A colleague of mine, Ksenija Berk, has posed to me a question about the necessity of design labor unions based on a listserv discussion among she, Daniel van der Velden of Metahaven, and myself. The discussion was generated from an article she is writing based on her completed PhD dissertation. I spent a good portion of the morning crafting the response, which I thought I would post it here.
On 7/28/08 12:01 PM, "Ksenija Berk" <firstname.lastname@example.org> wrote:
The question I'd like to elaborate further with you and where I see a possibility for a design policy is my paraphrase of the Daniel van der Velden's question: Is now a time for a design labour union?
I will answer that questions in two ways. One anecdotally and one based on my knowledge of the US-based AIGA, the professional organization for design.
Anecdotally: In early 2000, at the height of the US dotcom boom, I told my colleagues at Sapient that we should start a knowledge workers labor union to ensure that when things went sour, which they always do, that we could keep our M&Ms, free food and drinks, Aeron chairs, bonus compensation, message therapists, lock into high worth stock options, good medical coverage, nap rooms, flexible schedules, etc. They laughed at me saying the equivalent of, “Dude, we got it so good. What do we need a labor union for?” This is because they imagined themselves as knowledge workers, where the brand of their high paid skills would guarantee that they could always negotiate for better salary and perks. When the dot com boom crashed in about 2001 and all those perks went away as well as any semblance of job security, they came back to me and said the equivalent of, “Dude, you were right.”
The challenge is that the model of the labor union is tied to ideas of fixed and standardized labor in the Fordist mode as per Daniel’s statement. Meaning, labor unions from the industrial mode argue for fixed and incrementally increasing wages based on standardized labor descriptions and standardized hours, the safety and protection of workers, protection of pensions, and guarding against unfair firing of workers. The underlying assumptions of this system are that (1) worker’s labor can be standardized (which requires deskilling through Taylorism) and (2) that worker’s stay in one place for a significant period of time (in order to accrue things like wage increases and pensions). Your thesis is dead on that contemporary designers do not work under those conditions, as do very few people anymore.
We are in a Post-Fordist mode of capitalism defined by flexibility in the descriptions of the type of labor, the hours ascribed to it, the shift or extension of the location of work from factory/office to the “cottage/home” aided by the ubiquity of the ITC tools of production (i.e. Laptop computers and software). This reduces the need for the manager to focus on issues of safety and protection because they have no “control” over the worker’s domicile or Starbucks café and the worker would resist any control in their private domain. Workers no longer expect or intend to stay in jobs long enough to accrue wage increases and the concept of pensions is long gone. So your description is accurate of current conditions, I just think that the term immaterial worker (read in US context: knowledge worker) fails to address the role of the materiality of design’s labor which allows you to capture its value in standardized deliverables.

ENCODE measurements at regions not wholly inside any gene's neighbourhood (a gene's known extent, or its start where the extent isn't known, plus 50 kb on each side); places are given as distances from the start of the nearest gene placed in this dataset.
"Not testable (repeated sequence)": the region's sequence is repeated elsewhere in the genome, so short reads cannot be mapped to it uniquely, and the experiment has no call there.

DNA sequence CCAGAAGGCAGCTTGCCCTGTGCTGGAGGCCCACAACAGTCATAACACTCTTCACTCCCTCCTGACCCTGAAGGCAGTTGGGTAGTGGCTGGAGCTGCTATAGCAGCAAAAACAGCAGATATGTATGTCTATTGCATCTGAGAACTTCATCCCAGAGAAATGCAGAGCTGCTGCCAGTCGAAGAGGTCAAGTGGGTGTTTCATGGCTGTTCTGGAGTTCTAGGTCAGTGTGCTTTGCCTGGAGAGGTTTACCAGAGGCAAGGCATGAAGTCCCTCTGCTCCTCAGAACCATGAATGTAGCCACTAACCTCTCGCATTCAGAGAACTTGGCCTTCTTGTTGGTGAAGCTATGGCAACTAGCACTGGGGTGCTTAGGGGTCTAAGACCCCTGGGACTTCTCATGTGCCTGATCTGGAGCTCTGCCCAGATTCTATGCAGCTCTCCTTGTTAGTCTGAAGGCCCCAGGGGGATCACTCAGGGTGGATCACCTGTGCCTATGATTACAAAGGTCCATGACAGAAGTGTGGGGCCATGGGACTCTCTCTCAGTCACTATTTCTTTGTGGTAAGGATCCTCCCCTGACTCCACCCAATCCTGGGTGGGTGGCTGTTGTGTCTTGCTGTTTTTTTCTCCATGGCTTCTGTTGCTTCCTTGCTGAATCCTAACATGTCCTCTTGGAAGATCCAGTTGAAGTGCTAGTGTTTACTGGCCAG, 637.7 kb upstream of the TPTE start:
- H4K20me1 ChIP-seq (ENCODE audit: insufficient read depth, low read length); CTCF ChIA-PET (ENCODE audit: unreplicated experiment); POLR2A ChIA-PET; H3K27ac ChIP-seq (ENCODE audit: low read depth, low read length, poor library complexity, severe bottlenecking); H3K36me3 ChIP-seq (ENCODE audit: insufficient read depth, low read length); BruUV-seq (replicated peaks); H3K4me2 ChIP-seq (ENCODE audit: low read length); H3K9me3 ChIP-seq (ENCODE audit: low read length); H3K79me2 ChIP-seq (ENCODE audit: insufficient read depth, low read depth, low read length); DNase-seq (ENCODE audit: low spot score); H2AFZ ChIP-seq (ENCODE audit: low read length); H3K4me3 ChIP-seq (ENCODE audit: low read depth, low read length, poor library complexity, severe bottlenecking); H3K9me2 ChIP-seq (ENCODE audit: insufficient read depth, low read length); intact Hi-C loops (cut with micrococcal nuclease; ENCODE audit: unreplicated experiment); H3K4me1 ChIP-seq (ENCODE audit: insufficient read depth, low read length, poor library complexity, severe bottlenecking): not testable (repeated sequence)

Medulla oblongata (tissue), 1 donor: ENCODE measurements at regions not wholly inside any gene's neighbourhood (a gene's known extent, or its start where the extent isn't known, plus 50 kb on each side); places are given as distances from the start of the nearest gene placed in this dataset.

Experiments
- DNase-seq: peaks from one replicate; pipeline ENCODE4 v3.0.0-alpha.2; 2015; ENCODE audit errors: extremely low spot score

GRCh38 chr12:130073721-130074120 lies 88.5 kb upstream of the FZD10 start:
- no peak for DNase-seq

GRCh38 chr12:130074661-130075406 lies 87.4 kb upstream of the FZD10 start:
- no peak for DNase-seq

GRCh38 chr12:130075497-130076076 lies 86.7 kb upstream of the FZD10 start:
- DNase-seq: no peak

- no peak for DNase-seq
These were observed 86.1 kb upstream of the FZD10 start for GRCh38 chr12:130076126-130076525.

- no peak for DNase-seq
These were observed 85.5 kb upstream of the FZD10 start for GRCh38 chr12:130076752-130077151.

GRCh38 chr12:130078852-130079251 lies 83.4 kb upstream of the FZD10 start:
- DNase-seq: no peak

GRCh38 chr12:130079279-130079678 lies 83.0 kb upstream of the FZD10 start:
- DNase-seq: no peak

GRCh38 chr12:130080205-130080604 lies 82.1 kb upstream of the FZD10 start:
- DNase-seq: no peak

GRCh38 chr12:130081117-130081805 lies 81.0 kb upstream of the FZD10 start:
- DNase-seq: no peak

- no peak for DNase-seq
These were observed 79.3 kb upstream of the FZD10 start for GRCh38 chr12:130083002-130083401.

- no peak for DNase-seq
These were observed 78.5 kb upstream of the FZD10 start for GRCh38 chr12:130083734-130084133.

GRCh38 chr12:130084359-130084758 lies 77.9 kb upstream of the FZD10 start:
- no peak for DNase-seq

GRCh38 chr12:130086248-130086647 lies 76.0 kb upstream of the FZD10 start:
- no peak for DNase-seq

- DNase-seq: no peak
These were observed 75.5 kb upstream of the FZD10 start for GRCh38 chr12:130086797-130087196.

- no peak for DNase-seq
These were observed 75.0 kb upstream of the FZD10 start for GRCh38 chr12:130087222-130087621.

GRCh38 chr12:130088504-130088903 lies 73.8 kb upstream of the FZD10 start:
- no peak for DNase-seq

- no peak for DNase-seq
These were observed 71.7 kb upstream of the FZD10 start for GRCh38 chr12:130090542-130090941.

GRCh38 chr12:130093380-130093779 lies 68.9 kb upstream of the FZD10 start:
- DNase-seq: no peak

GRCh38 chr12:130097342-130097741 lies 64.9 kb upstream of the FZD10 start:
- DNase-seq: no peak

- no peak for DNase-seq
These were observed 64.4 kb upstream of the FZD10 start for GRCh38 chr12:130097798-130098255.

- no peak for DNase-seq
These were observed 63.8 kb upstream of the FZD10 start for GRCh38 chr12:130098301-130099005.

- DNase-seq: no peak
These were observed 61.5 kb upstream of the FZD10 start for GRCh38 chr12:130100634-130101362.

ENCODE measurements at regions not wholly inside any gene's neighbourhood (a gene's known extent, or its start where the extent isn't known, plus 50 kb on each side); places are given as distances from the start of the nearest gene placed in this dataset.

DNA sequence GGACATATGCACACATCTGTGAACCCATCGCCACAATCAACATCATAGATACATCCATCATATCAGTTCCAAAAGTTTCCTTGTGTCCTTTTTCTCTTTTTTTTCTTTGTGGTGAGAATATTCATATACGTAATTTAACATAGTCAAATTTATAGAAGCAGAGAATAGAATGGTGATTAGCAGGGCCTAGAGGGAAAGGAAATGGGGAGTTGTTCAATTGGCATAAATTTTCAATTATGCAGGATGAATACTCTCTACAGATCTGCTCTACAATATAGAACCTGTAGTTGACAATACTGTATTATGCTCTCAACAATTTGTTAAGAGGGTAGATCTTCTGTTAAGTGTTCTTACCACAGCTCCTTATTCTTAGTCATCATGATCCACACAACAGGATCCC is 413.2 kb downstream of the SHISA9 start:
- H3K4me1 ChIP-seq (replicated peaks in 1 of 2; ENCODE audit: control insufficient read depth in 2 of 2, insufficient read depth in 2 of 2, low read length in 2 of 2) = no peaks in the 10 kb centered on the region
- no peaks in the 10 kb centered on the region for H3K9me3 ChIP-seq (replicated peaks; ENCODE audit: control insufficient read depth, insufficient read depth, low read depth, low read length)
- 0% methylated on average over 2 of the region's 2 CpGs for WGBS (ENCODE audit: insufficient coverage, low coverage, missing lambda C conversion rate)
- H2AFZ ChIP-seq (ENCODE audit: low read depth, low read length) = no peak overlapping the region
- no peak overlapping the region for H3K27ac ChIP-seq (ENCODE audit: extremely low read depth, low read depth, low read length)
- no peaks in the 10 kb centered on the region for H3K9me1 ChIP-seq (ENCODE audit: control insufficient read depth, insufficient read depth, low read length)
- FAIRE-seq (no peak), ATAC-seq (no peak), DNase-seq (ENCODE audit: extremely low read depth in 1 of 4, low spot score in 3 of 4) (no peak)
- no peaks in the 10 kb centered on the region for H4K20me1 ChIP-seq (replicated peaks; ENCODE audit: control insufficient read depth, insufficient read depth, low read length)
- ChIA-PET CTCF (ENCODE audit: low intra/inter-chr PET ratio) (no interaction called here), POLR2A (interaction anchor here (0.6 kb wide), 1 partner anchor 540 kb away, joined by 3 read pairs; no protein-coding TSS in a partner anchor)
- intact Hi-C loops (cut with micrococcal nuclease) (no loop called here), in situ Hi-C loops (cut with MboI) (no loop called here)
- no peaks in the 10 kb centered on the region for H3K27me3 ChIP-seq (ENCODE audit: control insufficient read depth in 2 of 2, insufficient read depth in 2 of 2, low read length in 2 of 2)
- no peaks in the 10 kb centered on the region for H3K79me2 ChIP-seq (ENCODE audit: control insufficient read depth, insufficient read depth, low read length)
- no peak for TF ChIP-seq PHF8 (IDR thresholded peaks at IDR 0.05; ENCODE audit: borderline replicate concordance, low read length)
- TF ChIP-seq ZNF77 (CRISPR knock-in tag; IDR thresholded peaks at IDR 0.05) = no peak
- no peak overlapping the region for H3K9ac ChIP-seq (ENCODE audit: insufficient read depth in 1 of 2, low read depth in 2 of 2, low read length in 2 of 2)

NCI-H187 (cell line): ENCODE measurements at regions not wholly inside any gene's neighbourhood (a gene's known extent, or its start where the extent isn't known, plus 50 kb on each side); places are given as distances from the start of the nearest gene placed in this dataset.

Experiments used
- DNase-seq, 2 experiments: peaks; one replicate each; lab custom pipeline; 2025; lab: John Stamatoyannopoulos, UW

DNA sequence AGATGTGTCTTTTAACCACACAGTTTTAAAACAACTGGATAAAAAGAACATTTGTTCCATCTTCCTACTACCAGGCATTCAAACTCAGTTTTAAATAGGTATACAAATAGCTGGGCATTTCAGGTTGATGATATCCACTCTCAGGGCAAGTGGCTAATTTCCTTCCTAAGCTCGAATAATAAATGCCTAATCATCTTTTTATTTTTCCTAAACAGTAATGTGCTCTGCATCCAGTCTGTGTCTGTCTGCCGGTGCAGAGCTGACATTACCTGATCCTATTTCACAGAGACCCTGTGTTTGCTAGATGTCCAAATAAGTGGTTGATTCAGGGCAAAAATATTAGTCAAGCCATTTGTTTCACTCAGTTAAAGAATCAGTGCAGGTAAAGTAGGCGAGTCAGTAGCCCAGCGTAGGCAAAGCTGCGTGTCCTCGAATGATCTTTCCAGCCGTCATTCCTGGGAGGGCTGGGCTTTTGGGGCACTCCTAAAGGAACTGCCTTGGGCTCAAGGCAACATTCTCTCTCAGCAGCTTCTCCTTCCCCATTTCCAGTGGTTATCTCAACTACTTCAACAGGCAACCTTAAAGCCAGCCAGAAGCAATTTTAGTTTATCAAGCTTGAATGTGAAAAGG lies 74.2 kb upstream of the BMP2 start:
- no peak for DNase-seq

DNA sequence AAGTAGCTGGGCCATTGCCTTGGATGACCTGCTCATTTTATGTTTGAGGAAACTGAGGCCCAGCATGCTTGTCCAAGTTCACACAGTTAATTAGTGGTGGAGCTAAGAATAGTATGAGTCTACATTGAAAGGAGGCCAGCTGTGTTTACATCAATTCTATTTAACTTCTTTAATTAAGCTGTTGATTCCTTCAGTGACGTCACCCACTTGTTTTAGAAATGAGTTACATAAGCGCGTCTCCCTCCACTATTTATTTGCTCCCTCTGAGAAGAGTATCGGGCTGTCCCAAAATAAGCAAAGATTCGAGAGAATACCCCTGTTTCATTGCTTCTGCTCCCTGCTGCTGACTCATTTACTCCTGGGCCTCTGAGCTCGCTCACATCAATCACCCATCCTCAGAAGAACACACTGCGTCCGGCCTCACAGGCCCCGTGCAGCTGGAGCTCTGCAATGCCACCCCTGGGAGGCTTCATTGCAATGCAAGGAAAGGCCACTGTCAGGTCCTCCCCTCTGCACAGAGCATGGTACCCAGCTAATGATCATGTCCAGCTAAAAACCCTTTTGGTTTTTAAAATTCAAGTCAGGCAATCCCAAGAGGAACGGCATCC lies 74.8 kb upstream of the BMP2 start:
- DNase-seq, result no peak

So what is the possibility of design labor union in the immaterial labor, post-Fordist mode?
AIGA: This is where I find the activities of AIGA, which is selected because I am most intimate with it as a design organization, interesting because it seeks to provide many of the protections for design labor through the discourse of professionalism.
If the intentions of a union are to set fair prices for labor, ensure the safety and well being of its labor force, assist in the accumulation of wealth for retirement, and protect the legal rights of hiring and firing for its labor force; AIGA does most of that for its design membership.
Setting Fair Prices for Labor: AIGA just recently launched its website for the Center for Practice Management. On the site, they provide tips on how to calculate a freelance rate, set a rate for a firm, determining the various pricing models (it outlines 6), and address the challenges of low-ballers. It also conducts an annual salary survey to determine the market range for design labor geographically and by position.
Ensure the safety and well being of its labor force: There are two separate initiatives around this one. AIGA serves as a collective for reduced health insurance, especially for its freelance designers. Its Sustainability initiatives and section on other management issues seeks to address the toxicity and wastefulness of the design work tools (i.e. Printers, paper, ink, etc).
Wealth for retirement: There are no official initiatives around this area that I know of beyond the indirect practice management issues.
Protect the legal rights of hiring and firing: AIGA provides standard and flexible business agreement templates for designers as well as a list of standards of professional practice to inform and aid designers of their rights and responsibilities as professionals.
Other things that AIGA does is advocate for better descriptions of design practices with the US Dept of Labor so that it is more aligned with current practices, train designers on how to elevate their skills, provide discounts on designer tools like software from Adobe and fonts, etc.
So at least AIGA, and to some extent many of the American professional organizations, serves as a design labor union with over 20K members of various design levels and skills.
(Don’t let Ric know that I just wrote a long love letter to AIGA or that I called AIGA a labor union).